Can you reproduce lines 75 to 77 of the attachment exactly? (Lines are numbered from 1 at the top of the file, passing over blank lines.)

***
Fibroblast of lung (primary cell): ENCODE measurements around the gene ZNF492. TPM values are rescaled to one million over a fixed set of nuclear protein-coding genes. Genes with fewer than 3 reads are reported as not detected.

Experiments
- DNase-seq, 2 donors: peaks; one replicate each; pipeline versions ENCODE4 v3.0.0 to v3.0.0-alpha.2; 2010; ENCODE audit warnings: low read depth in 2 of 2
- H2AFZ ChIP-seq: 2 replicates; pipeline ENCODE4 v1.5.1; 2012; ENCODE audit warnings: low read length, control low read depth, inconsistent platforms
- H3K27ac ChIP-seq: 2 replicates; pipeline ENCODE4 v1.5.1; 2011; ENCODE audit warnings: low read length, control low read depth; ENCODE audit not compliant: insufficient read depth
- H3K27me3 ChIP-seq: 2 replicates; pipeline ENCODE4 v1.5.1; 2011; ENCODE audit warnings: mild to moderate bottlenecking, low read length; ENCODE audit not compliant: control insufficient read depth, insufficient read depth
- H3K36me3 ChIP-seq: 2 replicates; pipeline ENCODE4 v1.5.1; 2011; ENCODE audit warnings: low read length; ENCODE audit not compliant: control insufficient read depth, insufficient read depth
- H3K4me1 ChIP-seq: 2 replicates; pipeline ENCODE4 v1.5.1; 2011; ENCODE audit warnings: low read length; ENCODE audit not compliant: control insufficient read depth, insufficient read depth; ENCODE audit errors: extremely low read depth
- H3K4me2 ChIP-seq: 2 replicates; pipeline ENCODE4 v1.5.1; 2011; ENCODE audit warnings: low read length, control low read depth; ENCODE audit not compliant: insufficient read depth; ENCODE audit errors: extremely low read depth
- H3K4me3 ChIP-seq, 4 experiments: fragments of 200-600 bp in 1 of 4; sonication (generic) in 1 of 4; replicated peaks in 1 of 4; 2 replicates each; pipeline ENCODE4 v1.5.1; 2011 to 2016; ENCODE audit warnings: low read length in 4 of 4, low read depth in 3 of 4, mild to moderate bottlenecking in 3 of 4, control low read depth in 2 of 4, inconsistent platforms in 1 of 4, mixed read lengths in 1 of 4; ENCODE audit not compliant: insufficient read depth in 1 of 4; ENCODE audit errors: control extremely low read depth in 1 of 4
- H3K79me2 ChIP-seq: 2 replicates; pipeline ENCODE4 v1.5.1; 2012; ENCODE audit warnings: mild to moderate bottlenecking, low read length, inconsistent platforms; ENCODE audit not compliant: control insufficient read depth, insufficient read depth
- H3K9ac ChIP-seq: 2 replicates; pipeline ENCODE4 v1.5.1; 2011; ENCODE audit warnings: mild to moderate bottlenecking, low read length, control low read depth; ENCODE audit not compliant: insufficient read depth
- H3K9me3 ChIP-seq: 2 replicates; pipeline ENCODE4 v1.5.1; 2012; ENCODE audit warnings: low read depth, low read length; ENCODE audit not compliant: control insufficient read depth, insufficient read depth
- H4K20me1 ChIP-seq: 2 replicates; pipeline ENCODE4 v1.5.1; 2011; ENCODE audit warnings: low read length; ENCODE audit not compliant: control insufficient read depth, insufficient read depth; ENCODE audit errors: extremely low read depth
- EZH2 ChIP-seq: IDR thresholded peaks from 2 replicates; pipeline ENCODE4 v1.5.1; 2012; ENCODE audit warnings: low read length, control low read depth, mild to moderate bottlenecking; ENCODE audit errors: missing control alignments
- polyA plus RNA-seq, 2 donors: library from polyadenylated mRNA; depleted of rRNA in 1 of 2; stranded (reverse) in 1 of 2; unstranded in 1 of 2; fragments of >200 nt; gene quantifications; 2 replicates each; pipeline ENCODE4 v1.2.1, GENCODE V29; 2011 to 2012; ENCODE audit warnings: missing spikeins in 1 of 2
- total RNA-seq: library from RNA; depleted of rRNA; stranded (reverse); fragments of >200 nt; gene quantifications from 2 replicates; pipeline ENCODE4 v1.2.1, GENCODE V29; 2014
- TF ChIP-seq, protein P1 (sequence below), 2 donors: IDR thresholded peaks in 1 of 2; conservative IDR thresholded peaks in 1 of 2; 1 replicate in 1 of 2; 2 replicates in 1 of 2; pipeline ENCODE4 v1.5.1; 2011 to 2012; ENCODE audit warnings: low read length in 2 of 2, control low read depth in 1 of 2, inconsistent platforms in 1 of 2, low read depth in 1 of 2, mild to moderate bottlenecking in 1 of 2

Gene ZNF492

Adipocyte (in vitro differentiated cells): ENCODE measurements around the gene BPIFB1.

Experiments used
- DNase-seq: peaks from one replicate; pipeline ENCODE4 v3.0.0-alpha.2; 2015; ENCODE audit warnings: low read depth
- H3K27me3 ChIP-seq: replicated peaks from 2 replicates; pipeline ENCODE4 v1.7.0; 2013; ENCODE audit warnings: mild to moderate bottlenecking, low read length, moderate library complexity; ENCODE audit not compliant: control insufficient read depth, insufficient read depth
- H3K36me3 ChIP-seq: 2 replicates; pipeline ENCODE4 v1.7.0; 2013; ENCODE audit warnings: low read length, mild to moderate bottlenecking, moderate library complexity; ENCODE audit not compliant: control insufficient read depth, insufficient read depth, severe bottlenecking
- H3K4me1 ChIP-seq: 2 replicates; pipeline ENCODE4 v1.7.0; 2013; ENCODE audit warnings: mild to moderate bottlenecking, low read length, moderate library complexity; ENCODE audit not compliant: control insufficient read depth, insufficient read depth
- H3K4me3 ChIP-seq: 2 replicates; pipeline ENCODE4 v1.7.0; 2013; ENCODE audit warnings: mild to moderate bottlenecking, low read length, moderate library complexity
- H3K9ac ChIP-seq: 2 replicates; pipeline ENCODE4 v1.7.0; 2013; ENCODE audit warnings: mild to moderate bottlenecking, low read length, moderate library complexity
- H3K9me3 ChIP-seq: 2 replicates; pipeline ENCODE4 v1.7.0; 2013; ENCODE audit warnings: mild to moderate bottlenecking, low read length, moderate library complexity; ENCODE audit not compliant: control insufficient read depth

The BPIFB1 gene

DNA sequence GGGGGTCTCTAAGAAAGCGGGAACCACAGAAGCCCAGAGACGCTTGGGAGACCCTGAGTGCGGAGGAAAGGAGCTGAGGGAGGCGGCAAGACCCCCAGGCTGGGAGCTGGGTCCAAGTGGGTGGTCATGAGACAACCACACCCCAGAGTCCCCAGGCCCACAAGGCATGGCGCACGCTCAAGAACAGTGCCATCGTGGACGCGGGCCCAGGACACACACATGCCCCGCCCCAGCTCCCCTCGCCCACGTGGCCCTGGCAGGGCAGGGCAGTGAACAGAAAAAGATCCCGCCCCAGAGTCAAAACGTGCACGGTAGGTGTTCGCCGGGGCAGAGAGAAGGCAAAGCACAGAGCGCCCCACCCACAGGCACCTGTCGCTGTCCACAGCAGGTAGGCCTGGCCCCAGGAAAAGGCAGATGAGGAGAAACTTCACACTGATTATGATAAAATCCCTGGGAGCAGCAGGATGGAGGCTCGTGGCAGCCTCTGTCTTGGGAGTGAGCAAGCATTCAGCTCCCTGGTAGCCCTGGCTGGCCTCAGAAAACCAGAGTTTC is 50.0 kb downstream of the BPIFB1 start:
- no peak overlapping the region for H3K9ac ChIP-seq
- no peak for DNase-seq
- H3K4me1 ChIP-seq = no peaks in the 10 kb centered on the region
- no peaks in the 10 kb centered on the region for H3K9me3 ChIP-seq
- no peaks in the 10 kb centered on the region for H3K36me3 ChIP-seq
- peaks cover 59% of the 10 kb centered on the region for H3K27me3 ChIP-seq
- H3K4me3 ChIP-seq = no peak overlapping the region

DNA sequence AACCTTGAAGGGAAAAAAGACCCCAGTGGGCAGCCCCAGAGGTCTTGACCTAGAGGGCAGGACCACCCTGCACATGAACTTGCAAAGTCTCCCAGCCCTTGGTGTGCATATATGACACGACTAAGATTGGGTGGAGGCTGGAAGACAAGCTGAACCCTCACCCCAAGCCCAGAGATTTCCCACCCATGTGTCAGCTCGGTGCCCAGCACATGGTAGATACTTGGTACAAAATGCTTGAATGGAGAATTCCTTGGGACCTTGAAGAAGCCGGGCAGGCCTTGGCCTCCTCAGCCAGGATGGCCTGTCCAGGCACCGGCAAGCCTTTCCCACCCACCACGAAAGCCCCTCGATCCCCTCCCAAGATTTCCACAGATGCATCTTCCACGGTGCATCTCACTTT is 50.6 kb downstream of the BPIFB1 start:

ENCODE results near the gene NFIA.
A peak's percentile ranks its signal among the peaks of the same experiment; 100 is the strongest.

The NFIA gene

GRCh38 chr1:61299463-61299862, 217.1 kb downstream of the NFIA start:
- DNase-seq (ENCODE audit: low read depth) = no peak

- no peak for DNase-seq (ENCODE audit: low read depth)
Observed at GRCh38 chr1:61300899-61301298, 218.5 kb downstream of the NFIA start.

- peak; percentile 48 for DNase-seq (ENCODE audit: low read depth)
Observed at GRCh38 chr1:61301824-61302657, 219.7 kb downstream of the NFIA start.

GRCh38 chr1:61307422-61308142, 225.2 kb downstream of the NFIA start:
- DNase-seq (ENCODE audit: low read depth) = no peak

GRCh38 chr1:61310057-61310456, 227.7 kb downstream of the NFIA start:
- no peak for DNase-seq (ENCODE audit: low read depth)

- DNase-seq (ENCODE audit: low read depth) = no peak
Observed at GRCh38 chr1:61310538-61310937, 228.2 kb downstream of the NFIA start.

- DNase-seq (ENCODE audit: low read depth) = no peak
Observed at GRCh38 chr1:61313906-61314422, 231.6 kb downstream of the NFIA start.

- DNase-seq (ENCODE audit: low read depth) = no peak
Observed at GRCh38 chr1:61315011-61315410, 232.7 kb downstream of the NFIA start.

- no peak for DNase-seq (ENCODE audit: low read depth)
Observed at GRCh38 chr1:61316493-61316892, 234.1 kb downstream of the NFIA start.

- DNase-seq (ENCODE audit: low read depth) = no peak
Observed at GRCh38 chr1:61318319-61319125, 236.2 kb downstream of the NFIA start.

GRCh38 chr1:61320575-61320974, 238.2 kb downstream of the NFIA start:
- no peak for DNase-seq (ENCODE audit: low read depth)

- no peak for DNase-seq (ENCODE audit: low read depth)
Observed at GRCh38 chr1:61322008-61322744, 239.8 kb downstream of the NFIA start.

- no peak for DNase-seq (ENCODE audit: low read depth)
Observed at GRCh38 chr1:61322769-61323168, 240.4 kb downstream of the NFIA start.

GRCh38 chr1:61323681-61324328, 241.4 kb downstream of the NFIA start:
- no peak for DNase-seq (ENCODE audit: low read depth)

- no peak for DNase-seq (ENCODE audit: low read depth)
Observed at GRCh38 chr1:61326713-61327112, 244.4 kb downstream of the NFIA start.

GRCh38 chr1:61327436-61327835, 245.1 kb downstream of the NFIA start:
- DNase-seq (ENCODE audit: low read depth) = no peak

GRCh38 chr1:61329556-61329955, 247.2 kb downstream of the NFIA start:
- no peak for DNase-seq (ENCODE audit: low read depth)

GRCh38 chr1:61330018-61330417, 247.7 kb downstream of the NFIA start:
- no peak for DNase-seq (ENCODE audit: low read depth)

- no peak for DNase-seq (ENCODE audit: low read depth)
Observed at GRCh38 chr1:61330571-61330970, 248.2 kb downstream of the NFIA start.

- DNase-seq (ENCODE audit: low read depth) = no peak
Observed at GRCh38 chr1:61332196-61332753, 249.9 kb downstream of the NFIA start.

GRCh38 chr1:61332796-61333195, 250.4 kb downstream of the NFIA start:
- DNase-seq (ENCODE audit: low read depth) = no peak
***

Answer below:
- no peak for DNase-seq (ENCODE audit: low read depth)

GRCh38 chr1:61330018-61330417, 247.7 kb downstream of the NFIA start:
- no peak for DNase-seq (ENCODE audit: low read depth)